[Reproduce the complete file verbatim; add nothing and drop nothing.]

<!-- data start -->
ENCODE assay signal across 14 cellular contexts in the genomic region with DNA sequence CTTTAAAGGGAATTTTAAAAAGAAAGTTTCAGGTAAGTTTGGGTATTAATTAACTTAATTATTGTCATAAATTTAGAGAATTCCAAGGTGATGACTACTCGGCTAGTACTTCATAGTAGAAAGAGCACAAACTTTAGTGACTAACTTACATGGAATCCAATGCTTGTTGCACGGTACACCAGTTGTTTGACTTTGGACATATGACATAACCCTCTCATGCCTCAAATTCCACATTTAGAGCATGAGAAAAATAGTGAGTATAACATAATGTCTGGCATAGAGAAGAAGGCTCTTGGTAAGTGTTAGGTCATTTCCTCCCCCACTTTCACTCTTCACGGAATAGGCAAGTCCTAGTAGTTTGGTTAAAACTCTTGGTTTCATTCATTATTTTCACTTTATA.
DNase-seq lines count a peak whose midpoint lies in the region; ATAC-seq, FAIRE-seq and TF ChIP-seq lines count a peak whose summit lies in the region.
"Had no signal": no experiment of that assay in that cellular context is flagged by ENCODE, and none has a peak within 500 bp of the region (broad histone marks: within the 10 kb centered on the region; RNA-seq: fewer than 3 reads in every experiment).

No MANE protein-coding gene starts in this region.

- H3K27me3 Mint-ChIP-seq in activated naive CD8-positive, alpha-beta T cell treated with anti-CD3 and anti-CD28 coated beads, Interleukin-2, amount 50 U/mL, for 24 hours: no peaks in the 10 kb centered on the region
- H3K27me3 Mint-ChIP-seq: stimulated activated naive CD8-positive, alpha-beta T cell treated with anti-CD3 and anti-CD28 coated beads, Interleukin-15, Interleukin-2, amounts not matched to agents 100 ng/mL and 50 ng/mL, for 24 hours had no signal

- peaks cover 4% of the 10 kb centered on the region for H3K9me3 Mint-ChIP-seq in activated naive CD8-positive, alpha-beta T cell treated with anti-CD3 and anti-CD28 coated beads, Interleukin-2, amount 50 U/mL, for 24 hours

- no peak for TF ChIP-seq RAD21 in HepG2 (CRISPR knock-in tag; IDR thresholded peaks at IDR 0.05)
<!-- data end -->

ENCODE assay signal across 14 cellular contexts in the genomic region with DNA sequence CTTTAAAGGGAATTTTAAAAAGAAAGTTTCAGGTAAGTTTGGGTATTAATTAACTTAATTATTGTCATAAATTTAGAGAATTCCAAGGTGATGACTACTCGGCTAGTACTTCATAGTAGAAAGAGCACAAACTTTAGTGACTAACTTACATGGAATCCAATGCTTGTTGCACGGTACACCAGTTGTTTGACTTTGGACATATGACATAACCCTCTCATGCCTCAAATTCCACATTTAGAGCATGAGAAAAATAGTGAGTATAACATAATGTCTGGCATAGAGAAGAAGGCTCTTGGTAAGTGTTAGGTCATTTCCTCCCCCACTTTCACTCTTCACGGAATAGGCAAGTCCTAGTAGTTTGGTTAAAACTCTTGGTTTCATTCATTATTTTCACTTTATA.
DNase-seq lines count a peak whose midpoint lies in the region; ATAC-seq, FAIRE-seq and TF ChIP-seq lines count a peak whose summit lies in the region.
"Had no signal": no experiment of that assay in that cellular context is flagged by ENCODE, and none has a peak within 500 bp of the region (broad histone marks: within the 10 kb centered on the region; RNA-seq: fewer than 3 reads in every experiment).

No MANE protein-coding gene starts in this region.

- H3K27me3 Mint-ChIP-seq in activated naive CD8-positive, alpha-beta T cell treated with anti-CD3 and anti-CD28 coated beads, Interleukin-2, amount 50 U/mL, for 24 hours: no peaks in the 10 kb centered on the region
- H3K27me3 Mint-ChIP-seq: stimulated activated naive CD8-positive, alpha-beta T cell treated with anti-CD3 and anti-CD28 coated beads, Interleukin-15, Interleukin-2, amounts not matched to agents 100 ng/mL and 50 ng/mL, for 24 hours had no signal

- peaks cover 4% of the 10 kb centered on the region for H3K9me3 Mint-ChIP-seq in activated naive CD8-positive, alpha-beta T cell treated with anti-CD3 and anti-CD28 coated beads, Interleukin-2, amount 50 U/mL, for 24 hours

- no peak for TF ChIP-seq RAD21 in HepG2 (CRISPR knock-in tag; IDR thresholded peaks at IDR 0.05)